Only years later did she reveal these misdeeds – to the shock and horror of our parents. It’s only by sheer luck that a psychopath never gave her a ride.
Pulling a stunt like this would be unthinkable to an autistic teen.
Now I’m not saying that 100 percent of every single autistic adolescent or teen would never sneak out to a party, take up smoking to appear cool, drink heavily because everyone else at a party was doing it, etc.
However, all of these behaviors are just SO UNLIKELY in an autistic young person.
Come on now, can you imagine an autistic teen girl wanting to hitchhike to a late night party?
Yeah, right. She’d rather be curled up in her room reading about human psychology, possible cures for spinal cord injuries or memorizing the periodic table.
I wholeheartedly believe one of my three brothers is on the Spectrum.
As a teenager he spent weekend nights reading science topics, watching whatever science fiction he could find on TV and working with his chemistry lab in the basement. He never dated.
My two NT brothers, especially the oldest, frequently went out and had girlfriends.
My parents must’ve worried sick hundreds of times over the possibility of a car accident and – despite their strict style of parenting – I’m sure at the back of their minds was that gnawing worry of one of these sons “getting a girl pregnant.”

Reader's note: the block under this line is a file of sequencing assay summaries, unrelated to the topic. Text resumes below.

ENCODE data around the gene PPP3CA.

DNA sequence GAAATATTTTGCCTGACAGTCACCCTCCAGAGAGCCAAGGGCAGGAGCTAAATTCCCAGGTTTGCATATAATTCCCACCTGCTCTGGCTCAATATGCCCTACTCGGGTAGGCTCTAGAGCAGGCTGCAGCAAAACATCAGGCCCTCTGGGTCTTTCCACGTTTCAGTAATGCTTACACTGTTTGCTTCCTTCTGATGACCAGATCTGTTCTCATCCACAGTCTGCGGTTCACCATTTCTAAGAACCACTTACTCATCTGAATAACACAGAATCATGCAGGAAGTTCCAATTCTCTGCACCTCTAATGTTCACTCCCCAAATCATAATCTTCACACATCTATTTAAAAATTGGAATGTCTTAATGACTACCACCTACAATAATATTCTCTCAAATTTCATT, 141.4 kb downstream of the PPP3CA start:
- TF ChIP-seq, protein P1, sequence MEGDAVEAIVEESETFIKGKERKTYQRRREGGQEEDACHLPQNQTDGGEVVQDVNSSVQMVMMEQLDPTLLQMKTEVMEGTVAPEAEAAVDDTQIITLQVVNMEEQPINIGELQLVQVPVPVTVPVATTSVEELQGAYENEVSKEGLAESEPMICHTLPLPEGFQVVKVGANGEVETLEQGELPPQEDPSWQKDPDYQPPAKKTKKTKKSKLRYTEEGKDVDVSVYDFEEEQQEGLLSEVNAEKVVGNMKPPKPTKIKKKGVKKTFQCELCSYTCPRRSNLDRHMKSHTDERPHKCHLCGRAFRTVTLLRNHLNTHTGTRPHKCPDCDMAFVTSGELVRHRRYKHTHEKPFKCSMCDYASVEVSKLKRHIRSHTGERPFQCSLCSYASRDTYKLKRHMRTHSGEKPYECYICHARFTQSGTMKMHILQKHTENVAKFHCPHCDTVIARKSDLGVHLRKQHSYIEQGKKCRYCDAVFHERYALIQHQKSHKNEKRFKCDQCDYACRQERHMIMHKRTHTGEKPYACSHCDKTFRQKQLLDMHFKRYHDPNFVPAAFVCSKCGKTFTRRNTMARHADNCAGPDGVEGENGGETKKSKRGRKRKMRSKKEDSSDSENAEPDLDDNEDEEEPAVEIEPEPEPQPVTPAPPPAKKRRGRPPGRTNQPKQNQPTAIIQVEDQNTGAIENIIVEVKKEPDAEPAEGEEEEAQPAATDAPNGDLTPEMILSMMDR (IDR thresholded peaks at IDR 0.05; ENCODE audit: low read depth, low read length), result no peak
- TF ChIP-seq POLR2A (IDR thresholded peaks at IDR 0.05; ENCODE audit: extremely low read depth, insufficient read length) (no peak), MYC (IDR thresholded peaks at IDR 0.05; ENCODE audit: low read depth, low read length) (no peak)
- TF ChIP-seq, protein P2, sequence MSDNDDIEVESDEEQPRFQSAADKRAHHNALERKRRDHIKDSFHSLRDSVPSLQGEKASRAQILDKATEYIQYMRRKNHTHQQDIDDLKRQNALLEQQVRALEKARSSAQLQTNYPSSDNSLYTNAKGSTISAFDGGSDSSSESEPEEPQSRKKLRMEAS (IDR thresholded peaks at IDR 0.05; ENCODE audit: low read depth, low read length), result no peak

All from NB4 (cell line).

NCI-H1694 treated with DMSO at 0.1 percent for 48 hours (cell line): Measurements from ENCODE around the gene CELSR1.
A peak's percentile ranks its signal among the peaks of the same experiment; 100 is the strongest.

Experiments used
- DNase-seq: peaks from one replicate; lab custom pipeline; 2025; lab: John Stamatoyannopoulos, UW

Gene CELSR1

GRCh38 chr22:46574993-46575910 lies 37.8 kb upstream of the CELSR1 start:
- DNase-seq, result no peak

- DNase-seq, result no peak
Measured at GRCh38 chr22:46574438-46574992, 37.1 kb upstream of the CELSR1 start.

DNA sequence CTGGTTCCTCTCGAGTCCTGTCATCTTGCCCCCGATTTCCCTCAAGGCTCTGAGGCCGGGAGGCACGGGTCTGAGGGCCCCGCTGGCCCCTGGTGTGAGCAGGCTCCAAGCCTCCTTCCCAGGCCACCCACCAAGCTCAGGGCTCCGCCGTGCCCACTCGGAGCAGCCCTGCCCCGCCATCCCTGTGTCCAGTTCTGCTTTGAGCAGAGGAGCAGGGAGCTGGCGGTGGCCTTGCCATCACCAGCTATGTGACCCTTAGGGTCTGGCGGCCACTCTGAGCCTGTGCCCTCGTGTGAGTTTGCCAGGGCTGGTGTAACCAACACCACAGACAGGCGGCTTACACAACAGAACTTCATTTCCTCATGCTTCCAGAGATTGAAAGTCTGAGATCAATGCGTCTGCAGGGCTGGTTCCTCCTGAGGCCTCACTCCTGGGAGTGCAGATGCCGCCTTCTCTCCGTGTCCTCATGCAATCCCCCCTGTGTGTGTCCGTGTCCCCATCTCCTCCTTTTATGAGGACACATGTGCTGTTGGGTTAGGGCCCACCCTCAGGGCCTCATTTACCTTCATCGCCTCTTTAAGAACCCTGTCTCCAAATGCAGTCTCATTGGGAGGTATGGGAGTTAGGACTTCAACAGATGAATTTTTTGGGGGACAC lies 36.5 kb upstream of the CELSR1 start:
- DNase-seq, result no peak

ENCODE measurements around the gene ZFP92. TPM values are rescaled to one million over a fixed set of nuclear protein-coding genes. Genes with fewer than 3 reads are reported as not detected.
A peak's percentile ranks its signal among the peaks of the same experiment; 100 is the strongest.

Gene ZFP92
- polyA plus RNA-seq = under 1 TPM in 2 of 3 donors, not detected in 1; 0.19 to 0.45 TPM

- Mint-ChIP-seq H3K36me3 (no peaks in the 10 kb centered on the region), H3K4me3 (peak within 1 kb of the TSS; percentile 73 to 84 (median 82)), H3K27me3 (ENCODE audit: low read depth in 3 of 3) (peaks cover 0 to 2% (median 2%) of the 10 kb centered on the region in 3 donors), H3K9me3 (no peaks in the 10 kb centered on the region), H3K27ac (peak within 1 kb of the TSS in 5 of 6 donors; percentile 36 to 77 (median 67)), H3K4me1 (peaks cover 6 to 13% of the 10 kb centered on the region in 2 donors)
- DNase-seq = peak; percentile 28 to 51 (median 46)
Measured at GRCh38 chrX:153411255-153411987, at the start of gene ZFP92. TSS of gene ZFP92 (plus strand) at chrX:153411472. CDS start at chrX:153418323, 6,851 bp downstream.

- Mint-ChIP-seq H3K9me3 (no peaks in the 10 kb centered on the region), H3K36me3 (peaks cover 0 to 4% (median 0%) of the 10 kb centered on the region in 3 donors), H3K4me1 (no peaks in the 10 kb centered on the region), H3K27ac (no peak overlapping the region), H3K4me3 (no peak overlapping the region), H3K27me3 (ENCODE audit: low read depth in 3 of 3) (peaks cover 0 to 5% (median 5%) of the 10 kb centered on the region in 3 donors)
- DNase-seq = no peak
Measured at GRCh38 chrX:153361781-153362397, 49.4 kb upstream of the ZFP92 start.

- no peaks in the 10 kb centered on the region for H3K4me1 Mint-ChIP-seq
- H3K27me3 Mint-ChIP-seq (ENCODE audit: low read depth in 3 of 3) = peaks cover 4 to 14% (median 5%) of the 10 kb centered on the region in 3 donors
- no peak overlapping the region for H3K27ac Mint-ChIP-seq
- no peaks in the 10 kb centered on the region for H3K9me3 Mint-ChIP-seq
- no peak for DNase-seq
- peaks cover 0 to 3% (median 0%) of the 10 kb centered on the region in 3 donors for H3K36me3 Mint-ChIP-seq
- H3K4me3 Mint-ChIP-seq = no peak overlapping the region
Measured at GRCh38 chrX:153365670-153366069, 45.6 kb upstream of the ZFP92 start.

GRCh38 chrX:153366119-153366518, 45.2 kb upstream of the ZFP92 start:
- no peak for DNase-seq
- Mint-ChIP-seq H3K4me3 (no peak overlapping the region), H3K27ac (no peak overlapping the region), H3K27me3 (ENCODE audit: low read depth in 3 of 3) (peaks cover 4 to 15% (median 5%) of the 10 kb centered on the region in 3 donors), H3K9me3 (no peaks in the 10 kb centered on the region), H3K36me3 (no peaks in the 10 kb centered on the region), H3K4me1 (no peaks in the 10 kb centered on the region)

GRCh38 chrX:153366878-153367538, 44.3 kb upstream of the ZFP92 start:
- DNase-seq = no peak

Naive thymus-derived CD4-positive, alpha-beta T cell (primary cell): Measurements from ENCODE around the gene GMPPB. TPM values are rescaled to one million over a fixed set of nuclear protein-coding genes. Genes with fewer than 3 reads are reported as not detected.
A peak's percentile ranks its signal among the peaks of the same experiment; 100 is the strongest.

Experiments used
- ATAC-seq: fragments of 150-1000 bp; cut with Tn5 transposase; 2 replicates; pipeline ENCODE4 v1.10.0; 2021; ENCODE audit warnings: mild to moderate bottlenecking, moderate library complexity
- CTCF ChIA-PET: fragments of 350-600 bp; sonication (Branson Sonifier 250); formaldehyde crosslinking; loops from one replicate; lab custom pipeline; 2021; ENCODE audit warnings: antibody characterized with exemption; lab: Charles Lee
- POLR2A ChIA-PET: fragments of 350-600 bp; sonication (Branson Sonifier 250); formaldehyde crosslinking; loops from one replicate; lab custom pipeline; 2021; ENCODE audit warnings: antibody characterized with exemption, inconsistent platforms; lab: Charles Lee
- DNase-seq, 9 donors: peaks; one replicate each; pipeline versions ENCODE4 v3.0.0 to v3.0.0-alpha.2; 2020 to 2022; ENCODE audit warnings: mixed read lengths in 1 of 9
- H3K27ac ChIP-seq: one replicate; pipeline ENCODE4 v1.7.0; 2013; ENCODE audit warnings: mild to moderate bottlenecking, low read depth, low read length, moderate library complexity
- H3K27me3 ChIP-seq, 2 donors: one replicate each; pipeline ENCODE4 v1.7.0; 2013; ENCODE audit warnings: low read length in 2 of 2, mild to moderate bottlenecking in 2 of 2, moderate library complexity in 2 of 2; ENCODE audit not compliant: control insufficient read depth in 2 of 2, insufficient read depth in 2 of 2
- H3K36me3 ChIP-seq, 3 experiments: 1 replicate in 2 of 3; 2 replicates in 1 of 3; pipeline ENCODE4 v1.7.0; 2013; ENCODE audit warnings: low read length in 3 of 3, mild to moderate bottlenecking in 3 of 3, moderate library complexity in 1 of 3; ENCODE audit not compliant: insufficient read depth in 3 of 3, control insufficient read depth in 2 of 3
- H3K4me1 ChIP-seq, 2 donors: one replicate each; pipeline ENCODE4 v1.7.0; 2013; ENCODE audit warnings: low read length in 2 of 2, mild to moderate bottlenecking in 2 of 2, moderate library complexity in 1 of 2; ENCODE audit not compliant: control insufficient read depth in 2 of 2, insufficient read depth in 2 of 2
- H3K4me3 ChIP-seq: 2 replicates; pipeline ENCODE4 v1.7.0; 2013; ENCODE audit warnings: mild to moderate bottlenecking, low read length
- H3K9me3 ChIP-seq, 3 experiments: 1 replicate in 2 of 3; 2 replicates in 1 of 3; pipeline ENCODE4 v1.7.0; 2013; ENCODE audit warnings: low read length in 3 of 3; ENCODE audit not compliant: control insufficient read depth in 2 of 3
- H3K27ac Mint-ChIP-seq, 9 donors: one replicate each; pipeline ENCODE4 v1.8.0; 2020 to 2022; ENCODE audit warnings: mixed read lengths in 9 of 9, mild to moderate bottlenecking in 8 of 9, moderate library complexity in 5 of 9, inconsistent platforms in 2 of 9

Autistic kids and teens thrive on structure, routine and predictability. This makes them so much less likely to get into trouble.
With autism is a naturally high resistance to peer pressure.
Autistic teens have a natural avoidance of following the crowd and an aversion to doing dumb things just because they’re popular.
It’s fair to point out, though, that there are autistic teens who are argumentative and confrontational.
ASD doesn’t prevent being a product of poor parenting.
But sometimes it’s not poor parenting at issue. My mother thought I was very confrontational as a teenager.
As I look back, I realize that much of this had to do with the way my autistic brain worked, rather than copping an attitude and deliberately being disrespectful.
However, even with argumentativeness, sensory related meltdowns, super picky eating, excessive stimming and other oddities, these are small prices to pay for the absence of the huge and sometimes disastrous problems that are so prevalent among “normal” teens!